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Intellect

Human trafficking topic for BYU Social Work Conference Oct. 28-29

Brigham Young University will host its Fifth Annual Social Work Conference, this year focusing on “Assisting Victims of Human Trafficking through Research, Policy and Practice,” Thursday and Friday, Oct. 28-29, sponsored by the Marjorie Pay Hinckley Endowed Chair for Social Work and the Social Sciences.

Sessions will begin at 9 a.m. and continue through 4:30 p.m. both days at the BYU Conference Center northeast of the Marriott Center. Admission is free, and continuing education credits are available. To register, visit swevents.byu.edu/register.aspx.

“The topic of human trafficking is a global social phenomenon, and concerns over it cut across a wide swath of academic disciplines and government and NGO efforts,” said Jini Roby, conference chair and a BYU social work professor. “There are about four million people victimized by it each year, including 800,000 across national borders, and the U.S. government estimates that 17,000 of those victims are brought into the United States.

“It is the fastest growing form of organized transnational crime and the second largest form of trafficking, and it is second only to the illegal drug trade in profits, with $32 billion in estimated profit each year,” she said.

“With the increased visibility of human trafficking in the daily news, we feel that it is fitting that BYU lead out in the effort to understand and combat it, considering our respect for human dignity and the importance of supporting families,” said Roby.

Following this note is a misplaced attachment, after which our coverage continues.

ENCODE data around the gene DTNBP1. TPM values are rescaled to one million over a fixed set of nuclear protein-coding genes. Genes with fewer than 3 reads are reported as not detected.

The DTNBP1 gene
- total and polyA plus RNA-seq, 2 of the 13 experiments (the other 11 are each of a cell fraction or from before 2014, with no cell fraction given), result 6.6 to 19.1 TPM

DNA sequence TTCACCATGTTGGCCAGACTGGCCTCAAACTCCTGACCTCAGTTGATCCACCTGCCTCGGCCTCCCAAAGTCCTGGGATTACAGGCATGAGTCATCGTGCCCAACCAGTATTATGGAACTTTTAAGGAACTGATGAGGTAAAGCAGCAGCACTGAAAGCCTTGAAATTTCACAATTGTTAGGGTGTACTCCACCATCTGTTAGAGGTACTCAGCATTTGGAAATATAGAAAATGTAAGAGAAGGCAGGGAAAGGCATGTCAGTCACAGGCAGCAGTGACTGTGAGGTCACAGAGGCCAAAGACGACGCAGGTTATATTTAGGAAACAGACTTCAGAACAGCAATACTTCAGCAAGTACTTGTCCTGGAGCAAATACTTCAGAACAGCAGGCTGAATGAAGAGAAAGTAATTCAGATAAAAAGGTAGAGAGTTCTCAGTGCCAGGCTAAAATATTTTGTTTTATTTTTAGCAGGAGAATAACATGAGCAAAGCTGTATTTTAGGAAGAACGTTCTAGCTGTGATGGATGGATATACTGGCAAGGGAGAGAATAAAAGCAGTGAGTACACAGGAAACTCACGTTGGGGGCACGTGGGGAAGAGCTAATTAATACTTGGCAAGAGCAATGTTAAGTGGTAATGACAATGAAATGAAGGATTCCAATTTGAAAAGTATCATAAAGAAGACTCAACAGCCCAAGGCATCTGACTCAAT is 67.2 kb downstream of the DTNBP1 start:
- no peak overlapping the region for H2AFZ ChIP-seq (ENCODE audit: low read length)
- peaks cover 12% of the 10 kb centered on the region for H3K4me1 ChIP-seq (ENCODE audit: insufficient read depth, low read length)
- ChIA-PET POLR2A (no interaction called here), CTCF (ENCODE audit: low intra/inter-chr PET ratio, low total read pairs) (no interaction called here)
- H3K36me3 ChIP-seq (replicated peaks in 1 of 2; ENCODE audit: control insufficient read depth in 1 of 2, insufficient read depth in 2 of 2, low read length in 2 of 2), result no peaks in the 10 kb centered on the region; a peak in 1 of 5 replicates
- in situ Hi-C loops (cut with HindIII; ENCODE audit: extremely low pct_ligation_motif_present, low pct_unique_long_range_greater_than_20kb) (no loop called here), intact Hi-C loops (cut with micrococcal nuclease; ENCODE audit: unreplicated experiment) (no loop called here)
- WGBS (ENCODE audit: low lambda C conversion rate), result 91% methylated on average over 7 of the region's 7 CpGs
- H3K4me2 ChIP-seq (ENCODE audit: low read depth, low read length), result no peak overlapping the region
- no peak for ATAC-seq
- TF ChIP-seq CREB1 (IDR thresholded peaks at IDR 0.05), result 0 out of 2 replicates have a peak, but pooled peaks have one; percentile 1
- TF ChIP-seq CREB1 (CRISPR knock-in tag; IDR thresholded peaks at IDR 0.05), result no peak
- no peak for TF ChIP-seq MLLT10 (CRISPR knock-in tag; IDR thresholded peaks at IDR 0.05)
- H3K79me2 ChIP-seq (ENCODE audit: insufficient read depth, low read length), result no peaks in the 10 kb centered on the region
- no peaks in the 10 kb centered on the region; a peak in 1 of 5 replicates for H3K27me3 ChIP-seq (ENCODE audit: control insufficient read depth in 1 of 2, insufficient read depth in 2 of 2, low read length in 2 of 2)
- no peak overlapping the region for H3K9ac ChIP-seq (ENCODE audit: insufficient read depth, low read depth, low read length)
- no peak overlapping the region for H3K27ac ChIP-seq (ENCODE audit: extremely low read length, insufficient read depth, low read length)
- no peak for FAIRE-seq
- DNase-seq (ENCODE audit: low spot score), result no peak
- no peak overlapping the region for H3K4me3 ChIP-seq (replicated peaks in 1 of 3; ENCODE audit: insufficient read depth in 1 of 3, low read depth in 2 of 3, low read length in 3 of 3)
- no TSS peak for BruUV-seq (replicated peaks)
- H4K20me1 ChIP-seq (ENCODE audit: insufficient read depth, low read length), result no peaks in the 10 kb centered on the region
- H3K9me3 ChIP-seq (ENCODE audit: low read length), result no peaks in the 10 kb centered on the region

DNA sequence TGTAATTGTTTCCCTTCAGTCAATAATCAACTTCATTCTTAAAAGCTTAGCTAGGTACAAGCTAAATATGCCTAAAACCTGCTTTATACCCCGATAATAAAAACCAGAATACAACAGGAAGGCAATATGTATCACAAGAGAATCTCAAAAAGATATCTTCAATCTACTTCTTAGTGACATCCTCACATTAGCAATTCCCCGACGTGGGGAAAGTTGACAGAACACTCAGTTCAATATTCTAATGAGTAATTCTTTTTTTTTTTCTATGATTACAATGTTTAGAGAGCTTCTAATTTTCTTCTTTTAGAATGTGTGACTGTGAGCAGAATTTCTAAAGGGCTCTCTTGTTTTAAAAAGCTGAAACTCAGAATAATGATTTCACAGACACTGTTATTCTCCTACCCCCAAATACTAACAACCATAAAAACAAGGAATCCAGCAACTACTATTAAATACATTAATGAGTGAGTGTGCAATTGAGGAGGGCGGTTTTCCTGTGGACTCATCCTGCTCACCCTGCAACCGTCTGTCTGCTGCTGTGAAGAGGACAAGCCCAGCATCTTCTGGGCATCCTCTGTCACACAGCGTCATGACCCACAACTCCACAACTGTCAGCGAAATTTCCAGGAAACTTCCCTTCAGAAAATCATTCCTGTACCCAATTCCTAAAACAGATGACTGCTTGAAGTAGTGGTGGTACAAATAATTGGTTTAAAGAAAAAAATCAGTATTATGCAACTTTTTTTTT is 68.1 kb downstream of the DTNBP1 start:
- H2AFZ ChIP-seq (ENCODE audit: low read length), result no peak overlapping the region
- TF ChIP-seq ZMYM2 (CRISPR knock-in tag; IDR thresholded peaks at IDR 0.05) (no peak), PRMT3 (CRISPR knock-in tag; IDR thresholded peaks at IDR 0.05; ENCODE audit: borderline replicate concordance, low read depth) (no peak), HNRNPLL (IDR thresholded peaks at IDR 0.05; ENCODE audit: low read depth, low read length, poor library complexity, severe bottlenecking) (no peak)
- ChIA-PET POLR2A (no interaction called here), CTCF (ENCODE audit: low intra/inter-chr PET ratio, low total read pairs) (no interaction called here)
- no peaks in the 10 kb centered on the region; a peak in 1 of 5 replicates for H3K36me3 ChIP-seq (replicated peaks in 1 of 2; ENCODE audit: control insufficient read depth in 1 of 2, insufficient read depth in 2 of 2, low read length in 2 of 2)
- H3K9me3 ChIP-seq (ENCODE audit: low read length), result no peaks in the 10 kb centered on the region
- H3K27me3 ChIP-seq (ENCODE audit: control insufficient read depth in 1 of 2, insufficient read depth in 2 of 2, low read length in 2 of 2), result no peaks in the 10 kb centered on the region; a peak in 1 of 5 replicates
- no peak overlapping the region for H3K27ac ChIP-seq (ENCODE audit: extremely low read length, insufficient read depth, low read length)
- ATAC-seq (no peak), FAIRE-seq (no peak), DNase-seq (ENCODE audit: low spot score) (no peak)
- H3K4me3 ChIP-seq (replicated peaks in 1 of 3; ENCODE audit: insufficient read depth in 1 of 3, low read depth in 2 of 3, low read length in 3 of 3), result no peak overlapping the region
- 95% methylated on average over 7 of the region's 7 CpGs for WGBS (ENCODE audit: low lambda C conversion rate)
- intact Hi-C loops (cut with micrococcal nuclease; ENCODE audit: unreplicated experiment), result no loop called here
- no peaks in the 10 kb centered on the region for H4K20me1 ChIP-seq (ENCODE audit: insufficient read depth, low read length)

Kevin Bales, president of Free the Slaves, the U.S. sister organization of Anti-Slavery International, the world’s oldest on-going human rights organization, will give the conference’s keynote address Friday at 3 p.m.

Other speakers at the conference will include Donna M. Hughes, a leading international researcher on trafficking of women and children; Virginia Sudbury, a Salt Lake City-based family law attorney; James Brewer Stewart of Macalester College, one of the nation’s leading authorities on the history of slavery and its abolition; BYU history professor Matthew E. Mason and law professor Shima Baradaran; Brett Parkinson, assistant U.S. attorney for Utah; and Utah immigration judge Dustin Pead.

Plenary sessions will explore the scope of human trafficking worldwide as well as the legal and human rights issues surrounding trafficking.

“The conference is designed to raise awareness of the economic, political, social, familial and psychological contexts in which human trafficking occurs and proliferates,” said Roby. “We hope to encourage collaboration among academics and relevant institutions in researching and exchanging information on trafficking practices.”

The conference is co-sponsored by BYU’s School of Family Life, Comprehensive Clinic, J. Reuben Clark Law School, Marriott School of Management, Women’s Studies and Center for the Study of Europe.

For more information, visit swevents.byu.edu or call the School of Social Work at (801) 422-3282.

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